One of the things I had never noticed before was just how prevalent George Washington's image is around the capital. The city is named after him, there are statues of him all over the place, the capital and the White House are full of paintings of him, and of course there's that big phallic symbol out on the mall. I found it a bit off-putting, something I would expect more of Napoleon or a Roman Emperor than a US President. The oddest site of all was the mural on the dome of the capital, which actually shows the deification of George Washington, a leitmotif taken from Roman emperors and tyrants like Julius Caesar, who were often deified by Senate proclamation after their deaths.
Which brings me to our current president. The cult of personality around Obama as seen in the Washington area is just startling, and horribly troubling for those concerned about the power of the state and individual liberty. Pictures of him and his family are seemingly on every wall, with whole souvenir shops dedicated to everything Obama. Searching for some kind of analog, I actually found two:
- Princess Diana -- Little of what Princess Diana said or did bore up under much scrutiny, but it didn't matter. For some reason, huge numbers of people totally invested themselves in her personality cult. In fact, the more screwed up she was, and the more mistakes and weakness she admitted to, the more people rushed to support her. I was in London a few days after her funeral, and it was the only occasion I had ever seen as much merchandise sales for a government figure as I did this week for Obama.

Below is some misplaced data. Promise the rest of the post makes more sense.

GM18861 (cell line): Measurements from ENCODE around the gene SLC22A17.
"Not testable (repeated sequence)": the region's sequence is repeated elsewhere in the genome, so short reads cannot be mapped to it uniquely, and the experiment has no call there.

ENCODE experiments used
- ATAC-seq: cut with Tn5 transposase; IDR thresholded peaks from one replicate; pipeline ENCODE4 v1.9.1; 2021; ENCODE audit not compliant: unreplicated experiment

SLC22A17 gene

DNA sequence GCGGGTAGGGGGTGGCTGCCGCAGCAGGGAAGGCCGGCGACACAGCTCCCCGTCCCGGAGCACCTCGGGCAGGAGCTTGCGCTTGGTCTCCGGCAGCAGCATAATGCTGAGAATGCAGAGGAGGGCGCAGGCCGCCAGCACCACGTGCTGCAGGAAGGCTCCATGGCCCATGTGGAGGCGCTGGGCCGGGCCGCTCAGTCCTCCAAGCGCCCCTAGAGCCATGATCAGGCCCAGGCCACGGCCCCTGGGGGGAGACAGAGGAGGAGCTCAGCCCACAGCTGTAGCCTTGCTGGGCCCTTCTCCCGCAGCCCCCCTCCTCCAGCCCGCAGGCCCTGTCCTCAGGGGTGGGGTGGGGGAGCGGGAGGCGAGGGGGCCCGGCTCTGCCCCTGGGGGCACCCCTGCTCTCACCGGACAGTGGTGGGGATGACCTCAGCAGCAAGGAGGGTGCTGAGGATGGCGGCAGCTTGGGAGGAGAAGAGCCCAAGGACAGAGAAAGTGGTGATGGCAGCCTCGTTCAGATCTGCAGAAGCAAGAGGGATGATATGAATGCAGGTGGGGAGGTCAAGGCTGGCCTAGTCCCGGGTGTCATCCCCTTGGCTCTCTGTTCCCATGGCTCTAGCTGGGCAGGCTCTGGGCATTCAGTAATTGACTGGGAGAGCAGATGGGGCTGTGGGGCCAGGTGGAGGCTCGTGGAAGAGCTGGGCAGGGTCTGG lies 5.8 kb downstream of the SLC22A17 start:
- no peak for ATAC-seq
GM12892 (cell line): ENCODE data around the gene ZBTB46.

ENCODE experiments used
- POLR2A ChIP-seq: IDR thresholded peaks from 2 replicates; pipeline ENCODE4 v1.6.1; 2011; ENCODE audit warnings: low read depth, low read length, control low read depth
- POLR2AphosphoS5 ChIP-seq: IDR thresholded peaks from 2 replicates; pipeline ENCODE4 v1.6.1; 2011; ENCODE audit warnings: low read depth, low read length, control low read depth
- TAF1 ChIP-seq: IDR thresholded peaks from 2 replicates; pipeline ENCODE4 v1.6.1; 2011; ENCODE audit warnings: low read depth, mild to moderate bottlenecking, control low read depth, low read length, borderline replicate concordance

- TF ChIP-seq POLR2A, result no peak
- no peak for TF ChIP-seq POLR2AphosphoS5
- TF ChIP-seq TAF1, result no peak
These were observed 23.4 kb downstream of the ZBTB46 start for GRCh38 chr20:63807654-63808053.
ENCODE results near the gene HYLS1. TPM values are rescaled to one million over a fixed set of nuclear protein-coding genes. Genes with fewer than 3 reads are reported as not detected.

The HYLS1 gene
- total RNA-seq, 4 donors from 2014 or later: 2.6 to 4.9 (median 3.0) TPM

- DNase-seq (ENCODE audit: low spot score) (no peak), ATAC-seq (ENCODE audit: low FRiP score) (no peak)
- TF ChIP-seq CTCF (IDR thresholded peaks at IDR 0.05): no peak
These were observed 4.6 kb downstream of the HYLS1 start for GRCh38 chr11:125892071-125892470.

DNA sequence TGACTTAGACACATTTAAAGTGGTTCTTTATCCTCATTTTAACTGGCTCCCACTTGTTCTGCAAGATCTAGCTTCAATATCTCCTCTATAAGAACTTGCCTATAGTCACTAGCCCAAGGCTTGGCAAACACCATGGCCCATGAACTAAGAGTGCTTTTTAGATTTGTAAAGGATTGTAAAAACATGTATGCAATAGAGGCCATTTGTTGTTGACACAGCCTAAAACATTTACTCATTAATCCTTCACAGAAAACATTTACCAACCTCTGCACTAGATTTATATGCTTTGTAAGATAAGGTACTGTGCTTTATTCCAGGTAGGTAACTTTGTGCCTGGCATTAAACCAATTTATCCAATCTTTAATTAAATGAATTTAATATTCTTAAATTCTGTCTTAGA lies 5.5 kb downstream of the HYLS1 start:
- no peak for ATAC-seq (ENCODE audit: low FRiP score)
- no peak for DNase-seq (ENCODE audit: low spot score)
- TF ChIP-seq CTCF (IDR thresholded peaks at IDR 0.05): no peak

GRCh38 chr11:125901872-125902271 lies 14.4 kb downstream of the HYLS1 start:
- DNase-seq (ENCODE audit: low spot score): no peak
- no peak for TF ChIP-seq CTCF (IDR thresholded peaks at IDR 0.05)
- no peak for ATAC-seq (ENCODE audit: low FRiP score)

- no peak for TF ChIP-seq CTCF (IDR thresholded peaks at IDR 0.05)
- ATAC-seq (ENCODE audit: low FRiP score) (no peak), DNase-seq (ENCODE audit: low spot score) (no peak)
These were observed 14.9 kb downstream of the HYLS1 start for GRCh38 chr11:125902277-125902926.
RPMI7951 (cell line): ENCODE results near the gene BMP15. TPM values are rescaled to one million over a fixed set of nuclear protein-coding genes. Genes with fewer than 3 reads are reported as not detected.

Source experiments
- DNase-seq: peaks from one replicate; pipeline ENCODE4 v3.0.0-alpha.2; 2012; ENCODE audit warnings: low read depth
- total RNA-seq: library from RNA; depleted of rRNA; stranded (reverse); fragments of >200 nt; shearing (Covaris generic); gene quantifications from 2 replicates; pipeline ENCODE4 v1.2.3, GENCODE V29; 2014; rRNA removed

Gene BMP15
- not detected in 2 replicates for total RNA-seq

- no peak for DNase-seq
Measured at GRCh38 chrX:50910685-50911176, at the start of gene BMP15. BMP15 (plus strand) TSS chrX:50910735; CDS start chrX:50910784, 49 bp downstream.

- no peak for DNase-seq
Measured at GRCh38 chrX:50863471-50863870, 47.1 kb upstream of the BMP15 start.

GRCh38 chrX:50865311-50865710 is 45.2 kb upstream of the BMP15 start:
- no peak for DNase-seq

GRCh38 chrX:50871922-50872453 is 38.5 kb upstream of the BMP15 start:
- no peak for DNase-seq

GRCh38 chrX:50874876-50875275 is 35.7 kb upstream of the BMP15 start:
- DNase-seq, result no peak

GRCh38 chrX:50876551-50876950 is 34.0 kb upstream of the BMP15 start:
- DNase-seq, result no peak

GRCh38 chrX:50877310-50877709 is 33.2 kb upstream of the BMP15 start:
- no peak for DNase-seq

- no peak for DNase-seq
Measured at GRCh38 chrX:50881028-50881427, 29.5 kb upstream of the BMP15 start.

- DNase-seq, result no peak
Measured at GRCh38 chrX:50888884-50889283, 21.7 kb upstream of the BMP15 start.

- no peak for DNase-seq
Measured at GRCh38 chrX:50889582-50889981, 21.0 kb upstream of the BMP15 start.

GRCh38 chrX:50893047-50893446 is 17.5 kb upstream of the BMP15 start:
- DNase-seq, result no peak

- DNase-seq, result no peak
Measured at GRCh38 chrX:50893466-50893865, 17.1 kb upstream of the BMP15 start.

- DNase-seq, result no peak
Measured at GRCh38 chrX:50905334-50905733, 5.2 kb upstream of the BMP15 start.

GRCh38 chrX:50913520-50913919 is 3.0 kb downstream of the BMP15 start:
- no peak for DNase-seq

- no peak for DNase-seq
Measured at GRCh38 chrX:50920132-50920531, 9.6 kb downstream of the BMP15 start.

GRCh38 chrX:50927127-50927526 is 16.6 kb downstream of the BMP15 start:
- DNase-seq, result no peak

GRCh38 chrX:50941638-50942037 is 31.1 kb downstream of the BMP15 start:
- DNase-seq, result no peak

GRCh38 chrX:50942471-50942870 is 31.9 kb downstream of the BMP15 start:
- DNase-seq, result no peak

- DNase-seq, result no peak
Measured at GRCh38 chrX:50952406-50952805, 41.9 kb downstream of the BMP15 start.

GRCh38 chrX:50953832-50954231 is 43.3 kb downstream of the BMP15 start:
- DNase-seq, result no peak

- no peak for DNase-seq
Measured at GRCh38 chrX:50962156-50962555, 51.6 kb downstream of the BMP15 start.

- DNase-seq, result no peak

- Augustus Caesar. Gaius Julius Caesar Octavianus, or Augustus, had the problem of wanting all the power of a tyrant, but he knew the dangers because his [adoptive] father Julius Caesar had been killed for being a tyrant. So he brilliantly built over time a personal loyalty among those in the state to himself, and exercised power with good PR. He was more powerful and more autocratic than Julius Caesar, but cleverly disguised the fact. He gave the people the illusion of freedom without the reality, and they ate it up.